Biggest Fashion Sale Of The Year! Shop 12 000 Up To 70% OFF!
Both Police Minister Nathi Mthethwa and national police commissioner Riah Phiyega will have to explain to the court on Thursday why Phiyega had restructured the police’s top management without consulting the unions.
The South African Police Union filed papers in the Johannesburg Labour Court earlier this week to stop Phiyega’s changes which she announced to senior staff on September 1.
These changes included that Lieutenant General Fannie Masemola, who has been in charge of operational services, would become Limpopo provincial commissioner.
Lieutenant General Christine Mgwenya, Leah Mofomme, Godfrey Lebeya and Henry Mazibuko were to become deputy national commissioners.
Phiyega brought in former Free State police chief, Lieutenant General Khehla Sithole, as deputy national commissioner for policing.
Former chief financial officer Lieutenant General Stefan Schutte is now head of resource management and Lieutenant General Christabel Mbekela, who headed the human resources department, is now in charge of corporate service management.
Lawyers representing the unions will ask the court to halt the restructuring, arguing that it would be impossible to reverse it.
The SAPS is opposing the matter.
However, according to an affidavit by the union’s chief negotiator, Barend Barnard, restructuring will have a domino effect that will eventually affect the entire police service.
Barnard said the union had tried to avoid litigation by addressing the issue directly to Phiyega, with no response. It had also filed a position paper at the bargaining council and had called for an urgent meeting to discuss the paper. Still, they claimed, there had been no response from Phiyega.
If “a unilateral restructuring” went ahead, the union and its members would be prejudiced, they argued.
There was however no prejudice for the police to suspend the process until it consulted at the bargaining council as there was no urgency for implementation. The restructuring has already started and some of the police chiefs have already taken up their positions.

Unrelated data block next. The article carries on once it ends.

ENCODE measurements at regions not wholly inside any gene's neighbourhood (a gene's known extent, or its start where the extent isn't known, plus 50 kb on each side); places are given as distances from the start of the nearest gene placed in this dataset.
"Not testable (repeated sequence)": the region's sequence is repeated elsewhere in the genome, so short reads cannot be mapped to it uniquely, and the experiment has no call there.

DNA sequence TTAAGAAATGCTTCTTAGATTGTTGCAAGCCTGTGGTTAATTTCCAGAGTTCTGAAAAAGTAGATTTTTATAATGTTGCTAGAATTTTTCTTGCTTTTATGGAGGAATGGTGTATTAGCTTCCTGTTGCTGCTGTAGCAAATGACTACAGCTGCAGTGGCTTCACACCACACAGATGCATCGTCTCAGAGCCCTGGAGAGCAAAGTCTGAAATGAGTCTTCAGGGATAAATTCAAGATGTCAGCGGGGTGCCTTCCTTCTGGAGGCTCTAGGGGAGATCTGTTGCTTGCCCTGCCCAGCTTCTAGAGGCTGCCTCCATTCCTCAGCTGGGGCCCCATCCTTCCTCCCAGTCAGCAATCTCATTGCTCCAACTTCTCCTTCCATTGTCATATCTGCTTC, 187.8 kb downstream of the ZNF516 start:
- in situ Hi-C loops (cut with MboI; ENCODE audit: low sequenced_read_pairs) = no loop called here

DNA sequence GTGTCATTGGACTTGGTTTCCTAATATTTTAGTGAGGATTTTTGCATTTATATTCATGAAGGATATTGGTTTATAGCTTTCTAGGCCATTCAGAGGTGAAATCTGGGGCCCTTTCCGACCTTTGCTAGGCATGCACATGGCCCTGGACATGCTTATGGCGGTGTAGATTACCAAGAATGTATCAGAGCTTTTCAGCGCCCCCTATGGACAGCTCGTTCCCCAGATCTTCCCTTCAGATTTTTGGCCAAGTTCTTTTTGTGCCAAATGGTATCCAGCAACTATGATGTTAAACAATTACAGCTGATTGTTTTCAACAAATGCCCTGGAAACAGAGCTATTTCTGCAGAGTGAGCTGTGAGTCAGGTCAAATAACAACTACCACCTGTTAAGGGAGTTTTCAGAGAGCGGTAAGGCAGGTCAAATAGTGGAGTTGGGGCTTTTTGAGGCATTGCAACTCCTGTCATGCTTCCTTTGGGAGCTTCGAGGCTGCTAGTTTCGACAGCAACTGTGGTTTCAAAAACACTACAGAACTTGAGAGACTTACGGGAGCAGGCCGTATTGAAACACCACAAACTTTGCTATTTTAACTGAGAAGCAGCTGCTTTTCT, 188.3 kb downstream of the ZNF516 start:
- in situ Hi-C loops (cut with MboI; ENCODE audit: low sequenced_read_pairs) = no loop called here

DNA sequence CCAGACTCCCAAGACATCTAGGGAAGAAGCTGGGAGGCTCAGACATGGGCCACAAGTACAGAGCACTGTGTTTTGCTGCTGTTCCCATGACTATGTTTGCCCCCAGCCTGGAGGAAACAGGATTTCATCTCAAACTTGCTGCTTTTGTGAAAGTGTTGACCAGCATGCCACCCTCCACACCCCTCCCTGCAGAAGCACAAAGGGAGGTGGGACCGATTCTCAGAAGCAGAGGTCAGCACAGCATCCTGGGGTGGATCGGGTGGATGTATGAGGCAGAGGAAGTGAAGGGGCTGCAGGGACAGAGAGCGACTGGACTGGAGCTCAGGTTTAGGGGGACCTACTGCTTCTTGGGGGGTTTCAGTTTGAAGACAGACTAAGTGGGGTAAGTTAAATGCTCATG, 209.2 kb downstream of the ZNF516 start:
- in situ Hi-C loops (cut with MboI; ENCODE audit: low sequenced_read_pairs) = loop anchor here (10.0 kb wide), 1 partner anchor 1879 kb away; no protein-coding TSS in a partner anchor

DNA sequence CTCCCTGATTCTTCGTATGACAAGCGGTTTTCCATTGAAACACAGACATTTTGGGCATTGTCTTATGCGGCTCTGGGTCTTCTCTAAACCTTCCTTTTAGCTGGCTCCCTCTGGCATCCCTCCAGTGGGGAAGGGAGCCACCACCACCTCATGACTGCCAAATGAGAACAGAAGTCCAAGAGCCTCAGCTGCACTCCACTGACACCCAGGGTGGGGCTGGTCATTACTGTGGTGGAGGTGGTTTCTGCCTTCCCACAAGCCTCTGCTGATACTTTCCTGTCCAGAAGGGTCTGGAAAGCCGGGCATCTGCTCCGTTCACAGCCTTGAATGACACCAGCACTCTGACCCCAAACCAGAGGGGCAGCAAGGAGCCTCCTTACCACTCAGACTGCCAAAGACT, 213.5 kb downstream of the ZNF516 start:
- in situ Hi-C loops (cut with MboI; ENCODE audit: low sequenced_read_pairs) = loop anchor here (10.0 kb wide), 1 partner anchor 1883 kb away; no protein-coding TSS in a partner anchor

“This will entail material changes to the functions and duties of the officials under them, as well as a shifting of their reporting structures, transfers to other divisions and movement to other stations,” said Barnard.
The union is arguing that Phiyega should first have “meaningful consultation” with everyone at the Safety and Security Sector Bargaining Council as restructuring is a matter that was was listed in a resolution signed at the council in 2009.
The resolution deals with rules of engagement between the police and the trade unions.
“The objectives of the resolution are to maintain a harmonious working relationship between the two, to ensure good faith bargaining and and mutual respect,” he said.
But instead Phiyega issued a statement on August 31 talking about streamlining the organisational structure, said Barnard, which was not communicated to the unions representing officials in the police.
The union, he said, had heard about the proposed restructuring in a press statement.
Prior to the restructuring, the police’s organisational structure had 23 divisions, with six deputy national commissioners reporting directly to Phiyega. Following the changes, there were 25 divisions, three deputy national commissioners and the Hawks unit.
“A proper analysis of the two structures reveals that the streamlining operation was not simply a moving around of managerial functions on an organisational structure, but a merger of certain divisions with others, the removal of some divisions and the creation of new divisions,” said Barnard.
This amounted to the restructuring process in the resolution.
In the 15-page affidavit, Barnard details several meetings scheduled to take place between September and October on the matter.
He expected the police to arrange a formal meeting to discuss the restructuring before taking any steps.
But instead, on September 1, he learnt through shop stewards that some of the generals were moving into their new offices.
When the meeting eventually took place on October 8, police contended that “no restructuring took place and that only senior management were moved to fill critical gaps within the police structure”, according to Barnard.
This contention was however untenable, said Barnard.
National Police spokesman Lieutenant General Solomon Makgale said the court would test the definition of what constituted restructuring. Previous changes similar to the current one had been done without consulting the unions.
He said some union leaders felt they could “dictate” appointments to Phiyega. “(The police have) had a number of meetings with Sapu on this matter and indicated to them that they are mistaken. They effectively want to encroach on the legal mandate of the national commissioner to organise her office in such a way that she is able to deliver on the constitutional mandate of the South African Police Service.
“In terms of our prescripts, all that was required of the national commissioner prior to making the decision was for her to discuss the new reporting lines with the individuals concerned.
Police Ministry spokesman Zweli Mnisi referred queries to Makgale.